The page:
In our product, any "naked" data going in or out of the system is in XML. JAXB was too heavyweight and didn't play well with the POJO-based persistence and domain model deisgn we had in mind. We used a two-pronged approach, dividing data integration into representation of data in XML and interchange of XML between different schemas. We used XStream internally to go from our domain model to a "native XML" representation. For XML interchange, we developed and published public XSD schemas with agreement from our customers. We used XSLT transformation between the native XML from XStream and public schemas. The implementation easily handles the interchange of thousands of invoices, line items and related tax information and required minimal amount of coding.
- Data layer
We went with Hibernate, and I consider it a successful choice, though with less enthusiasm than I have for Tapestry. Data persistence is a complex issue, so don't go thinking that Hibernate and any other O/R persistence solution will absolve you of thinking about correct relational design. These frameworks merely automate the mechanics and enforce your constraints. Be prepared to invest a lot of time in Hibernate if this is your first use or you have inexperienced developers, you may be better off with a commercial vendor that provides good tools, support and training. Overall, I find Hibernate a very good deal in experienced hands.
- Developer tools
We used Eclipse with Spindle for Tapestry support, Dreamweaver for HTML design, Ant for automated builds and XMLSpy for XML and XSLT development. I had some opportunity to compare Visual Studio's latest version since the project also required some JNI development for some third-party integration and can say without doubt that the Java toolset is head and shoulders above Visual Studio, even when parts of it are provided by different vendors. Eclipse is generations further than VS (and a lot of other Java IDE's) in providing a smart environment that understands your code deeply and makes hard things easy. IDEA is a similarly advanced and useful IDE I heard good things about, and it may be a better choice for an inexperienced team that needs more hand holding in making the switch to J2EE.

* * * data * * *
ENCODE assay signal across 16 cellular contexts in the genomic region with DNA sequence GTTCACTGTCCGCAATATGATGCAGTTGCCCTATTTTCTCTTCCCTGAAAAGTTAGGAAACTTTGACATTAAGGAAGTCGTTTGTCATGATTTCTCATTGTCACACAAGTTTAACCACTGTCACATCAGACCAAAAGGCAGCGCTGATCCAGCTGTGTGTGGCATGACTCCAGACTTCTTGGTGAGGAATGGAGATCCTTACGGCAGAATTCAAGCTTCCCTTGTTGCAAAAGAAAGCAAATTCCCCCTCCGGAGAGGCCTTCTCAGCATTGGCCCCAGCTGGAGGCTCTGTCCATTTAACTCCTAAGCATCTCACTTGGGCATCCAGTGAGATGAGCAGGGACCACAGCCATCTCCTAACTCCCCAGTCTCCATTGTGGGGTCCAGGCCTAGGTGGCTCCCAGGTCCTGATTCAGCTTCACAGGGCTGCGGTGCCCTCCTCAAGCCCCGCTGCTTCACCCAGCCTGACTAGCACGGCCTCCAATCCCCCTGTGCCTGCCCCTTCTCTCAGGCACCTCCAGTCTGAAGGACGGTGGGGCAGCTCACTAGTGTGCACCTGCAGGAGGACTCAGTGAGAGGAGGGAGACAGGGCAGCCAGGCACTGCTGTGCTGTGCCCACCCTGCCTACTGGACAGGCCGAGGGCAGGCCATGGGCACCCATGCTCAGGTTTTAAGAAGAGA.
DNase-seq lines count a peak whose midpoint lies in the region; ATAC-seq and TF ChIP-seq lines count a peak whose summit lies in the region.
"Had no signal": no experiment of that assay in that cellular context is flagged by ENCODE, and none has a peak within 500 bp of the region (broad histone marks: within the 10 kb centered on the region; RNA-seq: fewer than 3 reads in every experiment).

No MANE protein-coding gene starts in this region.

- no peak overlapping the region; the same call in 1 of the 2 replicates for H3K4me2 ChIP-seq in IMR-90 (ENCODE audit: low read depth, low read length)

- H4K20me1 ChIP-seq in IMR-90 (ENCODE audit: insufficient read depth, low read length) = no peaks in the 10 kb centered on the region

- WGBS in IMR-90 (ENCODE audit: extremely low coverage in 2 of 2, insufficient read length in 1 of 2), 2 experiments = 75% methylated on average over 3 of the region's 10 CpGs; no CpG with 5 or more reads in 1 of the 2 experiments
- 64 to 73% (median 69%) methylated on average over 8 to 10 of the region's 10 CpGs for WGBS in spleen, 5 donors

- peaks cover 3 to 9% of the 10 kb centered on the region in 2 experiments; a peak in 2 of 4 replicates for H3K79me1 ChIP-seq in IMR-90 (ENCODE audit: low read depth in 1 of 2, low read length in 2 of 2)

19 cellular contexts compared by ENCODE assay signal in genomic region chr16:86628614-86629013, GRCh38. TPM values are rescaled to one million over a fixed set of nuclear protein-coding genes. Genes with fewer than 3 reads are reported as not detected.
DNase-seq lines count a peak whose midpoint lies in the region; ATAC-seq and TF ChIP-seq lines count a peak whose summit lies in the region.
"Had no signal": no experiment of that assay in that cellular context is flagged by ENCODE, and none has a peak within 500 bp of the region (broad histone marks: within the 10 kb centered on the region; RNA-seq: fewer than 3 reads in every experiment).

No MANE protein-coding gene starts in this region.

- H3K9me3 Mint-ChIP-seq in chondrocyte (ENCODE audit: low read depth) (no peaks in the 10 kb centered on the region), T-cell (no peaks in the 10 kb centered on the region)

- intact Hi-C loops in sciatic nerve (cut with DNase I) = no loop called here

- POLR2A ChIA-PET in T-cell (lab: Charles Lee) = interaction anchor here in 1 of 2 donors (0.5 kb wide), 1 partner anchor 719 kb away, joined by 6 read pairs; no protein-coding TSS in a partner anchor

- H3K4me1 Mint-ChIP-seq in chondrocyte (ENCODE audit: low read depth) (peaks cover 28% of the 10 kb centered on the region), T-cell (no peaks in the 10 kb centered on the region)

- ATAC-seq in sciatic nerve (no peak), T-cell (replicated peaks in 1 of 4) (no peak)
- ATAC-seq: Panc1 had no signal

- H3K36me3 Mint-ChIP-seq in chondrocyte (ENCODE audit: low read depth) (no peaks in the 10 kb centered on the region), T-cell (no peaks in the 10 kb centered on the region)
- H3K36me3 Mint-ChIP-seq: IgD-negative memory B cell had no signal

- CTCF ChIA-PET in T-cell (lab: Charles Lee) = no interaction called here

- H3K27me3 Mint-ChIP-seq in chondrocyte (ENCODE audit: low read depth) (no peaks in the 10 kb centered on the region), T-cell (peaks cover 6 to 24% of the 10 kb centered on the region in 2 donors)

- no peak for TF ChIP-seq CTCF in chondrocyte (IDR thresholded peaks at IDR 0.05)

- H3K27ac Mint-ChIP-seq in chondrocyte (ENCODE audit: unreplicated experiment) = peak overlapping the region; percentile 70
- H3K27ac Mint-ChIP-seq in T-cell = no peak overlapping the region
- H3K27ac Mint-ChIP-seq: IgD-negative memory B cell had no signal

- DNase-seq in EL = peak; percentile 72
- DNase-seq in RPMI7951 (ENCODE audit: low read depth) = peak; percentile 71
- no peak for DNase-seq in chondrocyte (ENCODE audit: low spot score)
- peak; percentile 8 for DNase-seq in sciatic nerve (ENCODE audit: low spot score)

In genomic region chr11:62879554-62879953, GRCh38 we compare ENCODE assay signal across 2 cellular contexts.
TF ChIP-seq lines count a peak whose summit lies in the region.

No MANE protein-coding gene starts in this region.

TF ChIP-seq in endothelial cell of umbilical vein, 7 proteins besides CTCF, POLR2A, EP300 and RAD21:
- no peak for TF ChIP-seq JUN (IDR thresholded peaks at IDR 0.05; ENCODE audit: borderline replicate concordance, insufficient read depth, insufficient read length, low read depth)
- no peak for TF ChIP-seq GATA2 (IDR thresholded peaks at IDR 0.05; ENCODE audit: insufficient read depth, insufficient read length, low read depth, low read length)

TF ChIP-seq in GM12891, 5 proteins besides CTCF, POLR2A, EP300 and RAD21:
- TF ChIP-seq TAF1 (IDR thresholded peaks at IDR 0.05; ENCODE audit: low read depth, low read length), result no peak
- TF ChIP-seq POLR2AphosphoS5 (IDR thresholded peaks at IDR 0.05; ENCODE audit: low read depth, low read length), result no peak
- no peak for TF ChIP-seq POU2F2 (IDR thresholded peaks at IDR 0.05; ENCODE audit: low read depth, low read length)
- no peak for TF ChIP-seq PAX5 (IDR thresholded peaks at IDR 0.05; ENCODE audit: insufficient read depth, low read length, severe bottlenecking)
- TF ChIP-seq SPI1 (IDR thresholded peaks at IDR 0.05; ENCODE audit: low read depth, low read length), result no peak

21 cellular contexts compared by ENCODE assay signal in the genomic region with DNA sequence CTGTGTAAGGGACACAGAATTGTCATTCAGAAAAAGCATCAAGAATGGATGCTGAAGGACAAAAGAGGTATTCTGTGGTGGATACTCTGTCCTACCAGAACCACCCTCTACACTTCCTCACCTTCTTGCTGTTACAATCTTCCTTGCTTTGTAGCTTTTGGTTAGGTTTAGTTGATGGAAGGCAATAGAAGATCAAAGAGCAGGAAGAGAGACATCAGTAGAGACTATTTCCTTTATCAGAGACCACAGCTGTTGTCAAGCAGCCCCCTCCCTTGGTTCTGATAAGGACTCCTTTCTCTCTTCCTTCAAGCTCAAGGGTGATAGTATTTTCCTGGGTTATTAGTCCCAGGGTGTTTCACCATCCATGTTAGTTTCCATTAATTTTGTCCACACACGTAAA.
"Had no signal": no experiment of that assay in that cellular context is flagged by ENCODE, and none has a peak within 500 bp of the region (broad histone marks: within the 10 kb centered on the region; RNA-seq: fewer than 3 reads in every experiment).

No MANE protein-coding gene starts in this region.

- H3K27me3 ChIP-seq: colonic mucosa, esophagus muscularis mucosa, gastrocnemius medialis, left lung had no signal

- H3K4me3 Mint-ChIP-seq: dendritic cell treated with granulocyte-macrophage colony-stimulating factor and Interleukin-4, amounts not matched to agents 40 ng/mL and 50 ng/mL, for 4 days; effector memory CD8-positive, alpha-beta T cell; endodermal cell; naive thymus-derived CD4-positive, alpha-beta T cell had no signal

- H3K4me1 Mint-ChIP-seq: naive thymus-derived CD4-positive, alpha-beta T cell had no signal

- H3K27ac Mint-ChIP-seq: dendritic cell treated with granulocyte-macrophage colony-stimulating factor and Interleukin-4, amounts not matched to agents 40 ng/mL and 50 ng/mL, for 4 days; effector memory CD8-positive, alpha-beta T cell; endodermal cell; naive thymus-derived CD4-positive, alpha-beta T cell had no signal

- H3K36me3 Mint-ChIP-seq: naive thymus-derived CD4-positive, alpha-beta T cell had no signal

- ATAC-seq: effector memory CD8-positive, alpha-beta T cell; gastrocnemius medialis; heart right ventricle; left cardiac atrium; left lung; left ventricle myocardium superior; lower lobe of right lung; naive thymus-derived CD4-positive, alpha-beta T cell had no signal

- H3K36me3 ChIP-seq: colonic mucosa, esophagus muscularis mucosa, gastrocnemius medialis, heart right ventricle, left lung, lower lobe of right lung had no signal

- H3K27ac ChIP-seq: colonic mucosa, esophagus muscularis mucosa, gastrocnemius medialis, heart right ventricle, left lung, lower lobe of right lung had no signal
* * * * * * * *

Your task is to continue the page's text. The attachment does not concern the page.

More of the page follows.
- Serverside components
The only experience we had with a third-party server-side component was for reporting. We used Crystal Reports 10 Java Reporting Component. This was an unmitigated disaster. Crystal Reports' Java reporting is very slow, incredibly bloated (15MB of JAR's in total that need to be deployed along with your application) and a bitch to develop for given its horrible, broken API. We had to track down bug after bug and download 200MB of updates before we could get a decent PDF output, and even then there were limitations. Go with an open source component such as Jasper reports or a commercial one such as Actuate (I hear this is good but have not used it). Another possiblity is to use XSLT to generate reports, using FOP as PDF output or by itself for HTML. XMLSpy even has a WYSIWYG designer for FOP stylesheets, though we have not used it in this project.
Hope this helps.
I am interested in knowing more about this layer.
- On the way in, how did the POJOs get created from the XMLs?
- What were the XSLT technologies used? Any specific jars/tools?
- Were the XSLs handcoded/automated/generated by a tool?
In short, if you could elaborate this as much as possible, that would be awesome.
Thanx for all your help
Thanks a bunch for the reply. Was looking for that been-there-done-that type response. Will put some time into looking at the tools and other items you mentioned.